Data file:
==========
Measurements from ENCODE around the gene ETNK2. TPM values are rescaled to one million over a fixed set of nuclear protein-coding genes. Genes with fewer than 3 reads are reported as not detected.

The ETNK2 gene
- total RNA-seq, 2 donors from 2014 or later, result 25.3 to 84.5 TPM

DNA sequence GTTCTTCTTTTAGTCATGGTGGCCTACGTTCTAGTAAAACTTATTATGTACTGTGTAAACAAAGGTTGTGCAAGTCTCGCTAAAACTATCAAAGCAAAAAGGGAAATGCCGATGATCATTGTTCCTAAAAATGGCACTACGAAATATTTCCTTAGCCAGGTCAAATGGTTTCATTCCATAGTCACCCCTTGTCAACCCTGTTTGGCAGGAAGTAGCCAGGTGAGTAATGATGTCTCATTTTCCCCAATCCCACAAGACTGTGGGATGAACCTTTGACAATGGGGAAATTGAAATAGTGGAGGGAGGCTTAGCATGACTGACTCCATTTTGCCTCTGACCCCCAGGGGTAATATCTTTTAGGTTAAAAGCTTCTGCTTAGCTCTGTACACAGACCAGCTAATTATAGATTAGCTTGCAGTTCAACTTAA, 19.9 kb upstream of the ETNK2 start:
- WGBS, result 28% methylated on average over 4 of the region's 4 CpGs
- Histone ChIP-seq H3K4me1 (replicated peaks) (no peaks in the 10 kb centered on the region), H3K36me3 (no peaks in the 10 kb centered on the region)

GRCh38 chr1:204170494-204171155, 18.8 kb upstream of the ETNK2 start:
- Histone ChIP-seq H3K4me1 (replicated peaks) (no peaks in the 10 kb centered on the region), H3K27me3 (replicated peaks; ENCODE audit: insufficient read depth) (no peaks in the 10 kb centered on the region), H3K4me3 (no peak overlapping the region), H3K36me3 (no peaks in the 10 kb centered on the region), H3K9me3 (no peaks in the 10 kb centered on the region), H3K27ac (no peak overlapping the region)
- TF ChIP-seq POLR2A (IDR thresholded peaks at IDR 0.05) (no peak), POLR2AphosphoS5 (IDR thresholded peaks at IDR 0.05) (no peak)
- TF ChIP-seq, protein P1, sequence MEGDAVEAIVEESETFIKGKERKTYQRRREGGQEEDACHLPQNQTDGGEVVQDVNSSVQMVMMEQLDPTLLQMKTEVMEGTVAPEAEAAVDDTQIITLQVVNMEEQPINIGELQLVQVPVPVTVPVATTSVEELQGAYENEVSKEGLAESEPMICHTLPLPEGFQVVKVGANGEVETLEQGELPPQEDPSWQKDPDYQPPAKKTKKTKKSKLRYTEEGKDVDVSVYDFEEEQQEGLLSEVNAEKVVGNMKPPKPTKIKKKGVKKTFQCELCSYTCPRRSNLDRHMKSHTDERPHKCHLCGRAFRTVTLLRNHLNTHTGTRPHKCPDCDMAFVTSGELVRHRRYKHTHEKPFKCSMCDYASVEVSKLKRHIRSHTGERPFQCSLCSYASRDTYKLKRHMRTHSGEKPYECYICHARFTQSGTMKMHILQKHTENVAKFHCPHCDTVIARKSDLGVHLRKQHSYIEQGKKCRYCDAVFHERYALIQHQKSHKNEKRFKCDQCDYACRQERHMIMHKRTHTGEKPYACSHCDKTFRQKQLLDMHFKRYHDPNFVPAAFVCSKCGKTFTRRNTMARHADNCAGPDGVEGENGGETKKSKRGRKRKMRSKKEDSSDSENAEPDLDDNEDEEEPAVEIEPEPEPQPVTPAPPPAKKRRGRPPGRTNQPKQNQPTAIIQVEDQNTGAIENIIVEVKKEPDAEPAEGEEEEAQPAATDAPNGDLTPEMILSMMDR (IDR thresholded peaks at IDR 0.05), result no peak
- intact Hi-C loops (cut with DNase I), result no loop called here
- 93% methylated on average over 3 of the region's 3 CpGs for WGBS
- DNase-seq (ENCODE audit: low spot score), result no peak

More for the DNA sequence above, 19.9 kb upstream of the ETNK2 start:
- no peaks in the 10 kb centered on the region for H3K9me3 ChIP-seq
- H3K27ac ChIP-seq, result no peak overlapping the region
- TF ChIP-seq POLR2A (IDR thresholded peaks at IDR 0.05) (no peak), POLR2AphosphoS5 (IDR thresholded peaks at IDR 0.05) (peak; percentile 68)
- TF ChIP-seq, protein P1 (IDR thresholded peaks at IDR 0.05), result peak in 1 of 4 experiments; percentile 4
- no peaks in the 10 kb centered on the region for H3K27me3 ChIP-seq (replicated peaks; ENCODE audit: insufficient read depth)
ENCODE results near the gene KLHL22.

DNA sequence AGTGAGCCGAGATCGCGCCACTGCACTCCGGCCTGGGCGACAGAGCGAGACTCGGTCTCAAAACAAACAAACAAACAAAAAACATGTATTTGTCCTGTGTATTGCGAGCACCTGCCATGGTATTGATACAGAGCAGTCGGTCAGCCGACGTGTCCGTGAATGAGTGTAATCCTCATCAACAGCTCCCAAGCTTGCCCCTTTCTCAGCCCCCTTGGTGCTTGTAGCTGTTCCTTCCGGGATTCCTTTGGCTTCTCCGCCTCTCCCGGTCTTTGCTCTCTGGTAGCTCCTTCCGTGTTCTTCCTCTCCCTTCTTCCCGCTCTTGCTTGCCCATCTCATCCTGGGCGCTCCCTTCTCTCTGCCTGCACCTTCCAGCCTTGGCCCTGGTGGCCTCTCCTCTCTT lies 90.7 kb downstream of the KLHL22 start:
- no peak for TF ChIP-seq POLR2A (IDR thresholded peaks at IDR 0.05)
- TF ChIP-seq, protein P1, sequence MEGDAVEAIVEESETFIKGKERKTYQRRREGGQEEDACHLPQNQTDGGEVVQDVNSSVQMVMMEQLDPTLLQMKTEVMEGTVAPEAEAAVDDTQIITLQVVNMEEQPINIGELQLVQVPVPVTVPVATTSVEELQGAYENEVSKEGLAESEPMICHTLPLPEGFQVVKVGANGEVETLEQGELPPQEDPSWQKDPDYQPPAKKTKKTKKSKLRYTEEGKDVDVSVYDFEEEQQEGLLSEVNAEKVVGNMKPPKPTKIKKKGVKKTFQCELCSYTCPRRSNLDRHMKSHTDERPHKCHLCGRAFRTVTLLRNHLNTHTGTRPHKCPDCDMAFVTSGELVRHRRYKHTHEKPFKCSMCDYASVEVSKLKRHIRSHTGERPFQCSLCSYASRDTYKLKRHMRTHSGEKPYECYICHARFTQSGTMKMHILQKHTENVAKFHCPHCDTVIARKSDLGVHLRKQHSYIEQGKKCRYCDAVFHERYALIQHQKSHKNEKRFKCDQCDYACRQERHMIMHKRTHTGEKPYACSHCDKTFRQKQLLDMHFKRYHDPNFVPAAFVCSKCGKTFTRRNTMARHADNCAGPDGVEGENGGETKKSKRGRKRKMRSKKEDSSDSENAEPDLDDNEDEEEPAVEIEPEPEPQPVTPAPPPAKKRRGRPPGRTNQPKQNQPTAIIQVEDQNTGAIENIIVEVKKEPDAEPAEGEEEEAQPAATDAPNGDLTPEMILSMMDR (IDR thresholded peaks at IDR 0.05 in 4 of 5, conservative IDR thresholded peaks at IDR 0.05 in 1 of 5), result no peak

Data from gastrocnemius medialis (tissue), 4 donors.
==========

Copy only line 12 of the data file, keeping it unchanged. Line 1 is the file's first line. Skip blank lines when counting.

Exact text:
- 93% methylated on average over 3 of the region's 3 CpGs for WGBS